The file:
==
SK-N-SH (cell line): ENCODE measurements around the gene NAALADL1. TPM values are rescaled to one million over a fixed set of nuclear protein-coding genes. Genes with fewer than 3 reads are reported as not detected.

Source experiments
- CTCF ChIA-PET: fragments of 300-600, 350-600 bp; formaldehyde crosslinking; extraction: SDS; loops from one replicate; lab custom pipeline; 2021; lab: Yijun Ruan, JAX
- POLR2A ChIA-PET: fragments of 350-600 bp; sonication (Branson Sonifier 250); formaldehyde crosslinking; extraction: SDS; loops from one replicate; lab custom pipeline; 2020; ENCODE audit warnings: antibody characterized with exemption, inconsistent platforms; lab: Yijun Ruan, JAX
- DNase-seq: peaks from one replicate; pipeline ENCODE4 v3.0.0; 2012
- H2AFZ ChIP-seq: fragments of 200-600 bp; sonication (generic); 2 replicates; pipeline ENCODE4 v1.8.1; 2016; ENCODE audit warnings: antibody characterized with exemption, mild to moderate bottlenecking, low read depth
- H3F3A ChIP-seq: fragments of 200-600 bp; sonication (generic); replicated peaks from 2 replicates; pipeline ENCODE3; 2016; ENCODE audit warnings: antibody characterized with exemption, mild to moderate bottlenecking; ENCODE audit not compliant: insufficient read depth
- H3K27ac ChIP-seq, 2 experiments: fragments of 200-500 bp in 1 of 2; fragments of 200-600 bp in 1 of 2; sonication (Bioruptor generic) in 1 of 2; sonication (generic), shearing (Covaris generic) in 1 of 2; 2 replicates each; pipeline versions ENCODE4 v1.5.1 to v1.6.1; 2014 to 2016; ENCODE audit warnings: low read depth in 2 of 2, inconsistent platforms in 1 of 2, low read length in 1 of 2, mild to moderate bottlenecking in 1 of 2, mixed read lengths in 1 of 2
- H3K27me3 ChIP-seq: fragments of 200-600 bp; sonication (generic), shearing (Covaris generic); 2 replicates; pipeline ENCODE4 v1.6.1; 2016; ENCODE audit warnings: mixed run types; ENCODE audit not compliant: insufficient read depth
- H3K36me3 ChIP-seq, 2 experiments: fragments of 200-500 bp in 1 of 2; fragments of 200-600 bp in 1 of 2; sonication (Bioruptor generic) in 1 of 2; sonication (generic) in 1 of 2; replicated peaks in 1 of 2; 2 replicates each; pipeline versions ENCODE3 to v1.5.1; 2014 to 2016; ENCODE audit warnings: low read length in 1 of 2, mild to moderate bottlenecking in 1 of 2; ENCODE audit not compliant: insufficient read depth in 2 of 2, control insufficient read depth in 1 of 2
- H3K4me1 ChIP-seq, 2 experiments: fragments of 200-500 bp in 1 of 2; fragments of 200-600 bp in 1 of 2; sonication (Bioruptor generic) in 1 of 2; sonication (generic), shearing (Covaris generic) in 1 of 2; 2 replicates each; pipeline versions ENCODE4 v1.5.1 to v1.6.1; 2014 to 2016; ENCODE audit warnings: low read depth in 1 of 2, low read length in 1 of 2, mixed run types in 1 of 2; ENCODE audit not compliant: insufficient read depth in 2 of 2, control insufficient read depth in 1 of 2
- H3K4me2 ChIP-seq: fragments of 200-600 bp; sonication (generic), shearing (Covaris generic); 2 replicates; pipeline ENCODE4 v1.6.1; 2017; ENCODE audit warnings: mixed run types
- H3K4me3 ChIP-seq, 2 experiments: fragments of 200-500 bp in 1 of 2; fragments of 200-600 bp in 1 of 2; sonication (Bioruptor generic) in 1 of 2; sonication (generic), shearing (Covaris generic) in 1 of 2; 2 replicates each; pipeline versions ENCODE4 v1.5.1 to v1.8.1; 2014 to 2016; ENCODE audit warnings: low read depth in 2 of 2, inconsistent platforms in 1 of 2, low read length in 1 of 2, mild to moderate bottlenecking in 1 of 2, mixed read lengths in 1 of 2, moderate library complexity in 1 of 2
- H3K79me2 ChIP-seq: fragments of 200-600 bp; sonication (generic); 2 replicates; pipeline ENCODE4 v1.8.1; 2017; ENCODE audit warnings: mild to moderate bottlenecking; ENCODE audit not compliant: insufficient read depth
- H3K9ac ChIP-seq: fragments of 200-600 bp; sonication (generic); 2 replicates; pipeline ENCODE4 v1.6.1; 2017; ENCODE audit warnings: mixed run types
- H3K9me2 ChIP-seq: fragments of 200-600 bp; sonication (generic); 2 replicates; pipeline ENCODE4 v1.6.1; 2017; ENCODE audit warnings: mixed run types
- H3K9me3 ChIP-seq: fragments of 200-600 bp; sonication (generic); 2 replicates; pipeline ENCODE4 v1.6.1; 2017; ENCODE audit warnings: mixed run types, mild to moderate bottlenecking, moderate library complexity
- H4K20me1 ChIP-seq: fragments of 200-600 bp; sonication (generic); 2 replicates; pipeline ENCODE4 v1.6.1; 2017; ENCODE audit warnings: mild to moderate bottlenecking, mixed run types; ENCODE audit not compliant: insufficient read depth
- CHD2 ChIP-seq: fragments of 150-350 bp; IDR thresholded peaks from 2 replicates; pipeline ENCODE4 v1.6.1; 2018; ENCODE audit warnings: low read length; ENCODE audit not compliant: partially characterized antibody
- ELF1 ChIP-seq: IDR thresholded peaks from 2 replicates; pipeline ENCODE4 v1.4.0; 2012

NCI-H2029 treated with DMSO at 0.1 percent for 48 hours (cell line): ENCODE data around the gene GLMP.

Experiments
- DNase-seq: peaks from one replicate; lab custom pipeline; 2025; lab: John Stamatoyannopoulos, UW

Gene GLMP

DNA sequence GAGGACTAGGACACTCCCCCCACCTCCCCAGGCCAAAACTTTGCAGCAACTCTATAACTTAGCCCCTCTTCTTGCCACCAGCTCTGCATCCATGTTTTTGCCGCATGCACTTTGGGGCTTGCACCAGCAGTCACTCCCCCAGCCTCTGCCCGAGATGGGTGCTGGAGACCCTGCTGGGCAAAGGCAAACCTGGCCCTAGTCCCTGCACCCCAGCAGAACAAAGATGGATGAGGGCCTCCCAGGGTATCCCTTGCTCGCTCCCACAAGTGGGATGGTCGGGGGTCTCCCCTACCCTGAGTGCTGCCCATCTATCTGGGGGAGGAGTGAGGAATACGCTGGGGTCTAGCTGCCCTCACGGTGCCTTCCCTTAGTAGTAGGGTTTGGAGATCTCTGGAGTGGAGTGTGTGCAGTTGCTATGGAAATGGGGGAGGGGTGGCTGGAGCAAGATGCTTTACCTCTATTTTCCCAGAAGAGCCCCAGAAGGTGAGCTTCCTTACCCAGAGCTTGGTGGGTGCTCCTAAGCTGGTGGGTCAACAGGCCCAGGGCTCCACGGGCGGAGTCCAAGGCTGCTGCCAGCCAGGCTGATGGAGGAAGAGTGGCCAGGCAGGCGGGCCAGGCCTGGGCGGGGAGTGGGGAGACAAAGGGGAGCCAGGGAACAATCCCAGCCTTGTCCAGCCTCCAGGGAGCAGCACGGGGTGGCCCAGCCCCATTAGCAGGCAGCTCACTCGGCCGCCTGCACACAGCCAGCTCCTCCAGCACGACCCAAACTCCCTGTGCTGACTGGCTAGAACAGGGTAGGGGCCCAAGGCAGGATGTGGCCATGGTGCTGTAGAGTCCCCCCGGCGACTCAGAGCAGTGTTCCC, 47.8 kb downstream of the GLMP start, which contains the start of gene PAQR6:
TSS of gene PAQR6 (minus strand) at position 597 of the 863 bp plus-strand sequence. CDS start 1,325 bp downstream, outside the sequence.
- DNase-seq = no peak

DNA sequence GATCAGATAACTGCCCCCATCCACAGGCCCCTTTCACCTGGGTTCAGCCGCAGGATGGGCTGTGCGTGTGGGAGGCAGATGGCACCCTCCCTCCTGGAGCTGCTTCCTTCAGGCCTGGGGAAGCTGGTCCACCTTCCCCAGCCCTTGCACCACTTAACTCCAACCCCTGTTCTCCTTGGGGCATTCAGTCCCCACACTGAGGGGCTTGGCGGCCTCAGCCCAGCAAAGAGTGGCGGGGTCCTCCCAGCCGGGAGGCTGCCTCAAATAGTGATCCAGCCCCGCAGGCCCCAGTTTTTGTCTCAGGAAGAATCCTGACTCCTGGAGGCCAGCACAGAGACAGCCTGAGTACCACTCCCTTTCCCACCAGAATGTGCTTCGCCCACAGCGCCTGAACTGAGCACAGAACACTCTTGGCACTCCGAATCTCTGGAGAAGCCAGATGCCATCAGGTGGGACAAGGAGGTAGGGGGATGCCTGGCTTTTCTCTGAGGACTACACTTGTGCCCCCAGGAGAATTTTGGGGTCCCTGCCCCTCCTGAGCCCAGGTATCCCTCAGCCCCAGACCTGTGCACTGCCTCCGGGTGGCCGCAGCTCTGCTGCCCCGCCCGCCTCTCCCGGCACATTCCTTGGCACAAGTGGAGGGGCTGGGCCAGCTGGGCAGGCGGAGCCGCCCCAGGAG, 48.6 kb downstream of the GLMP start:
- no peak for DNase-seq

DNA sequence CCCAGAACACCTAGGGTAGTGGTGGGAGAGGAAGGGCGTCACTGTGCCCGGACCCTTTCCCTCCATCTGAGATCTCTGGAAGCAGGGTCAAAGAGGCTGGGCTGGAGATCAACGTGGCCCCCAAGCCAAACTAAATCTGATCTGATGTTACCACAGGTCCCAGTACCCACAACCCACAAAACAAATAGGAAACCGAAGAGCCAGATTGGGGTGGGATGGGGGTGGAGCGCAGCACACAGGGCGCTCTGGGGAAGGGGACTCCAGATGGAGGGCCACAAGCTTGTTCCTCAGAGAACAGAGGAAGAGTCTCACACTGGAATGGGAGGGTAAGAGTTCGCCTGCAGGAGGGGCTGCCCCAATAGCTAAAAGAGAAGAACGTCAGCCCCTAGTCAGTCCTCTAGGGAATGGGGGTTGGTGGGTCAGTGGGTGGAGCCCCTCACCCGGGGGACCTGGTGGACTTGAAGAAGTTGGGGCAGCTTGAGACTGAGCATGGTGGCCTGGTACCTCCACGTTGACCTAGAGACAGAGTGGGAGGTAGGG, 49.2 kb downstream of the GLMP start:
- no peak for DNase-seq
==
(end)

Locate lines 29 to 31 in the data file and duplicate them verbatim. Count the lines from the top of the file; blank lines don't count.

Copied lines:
- no peak for DNase-seq

DNA sequence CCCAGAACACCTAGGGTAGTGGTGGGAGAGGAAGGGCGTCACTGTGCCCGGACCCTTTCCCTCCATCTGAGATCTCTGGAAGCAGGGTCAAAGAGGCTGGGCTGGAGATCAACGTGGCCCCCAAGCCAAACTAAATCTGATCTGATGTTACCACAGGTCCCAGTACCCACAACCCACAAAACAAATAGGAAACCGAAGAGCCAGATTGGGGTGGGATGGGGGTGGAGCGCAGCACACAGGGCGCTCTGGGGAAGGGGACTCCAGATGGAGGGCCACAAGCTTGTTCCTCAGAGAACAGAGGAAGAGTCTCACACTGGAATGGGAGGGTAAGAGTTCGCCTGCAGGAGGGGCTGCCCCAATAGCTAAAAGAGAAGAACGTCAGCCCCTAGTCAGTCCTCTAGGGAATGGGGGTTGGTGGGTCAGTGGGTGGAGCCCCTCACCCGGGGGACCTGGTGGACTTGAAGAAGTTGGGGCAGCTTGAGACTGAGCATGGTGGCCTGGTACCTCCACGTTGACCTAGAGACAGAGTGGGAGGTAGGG, 49.2 kb downstream of the GLMP start:
- no peak for DNase-seq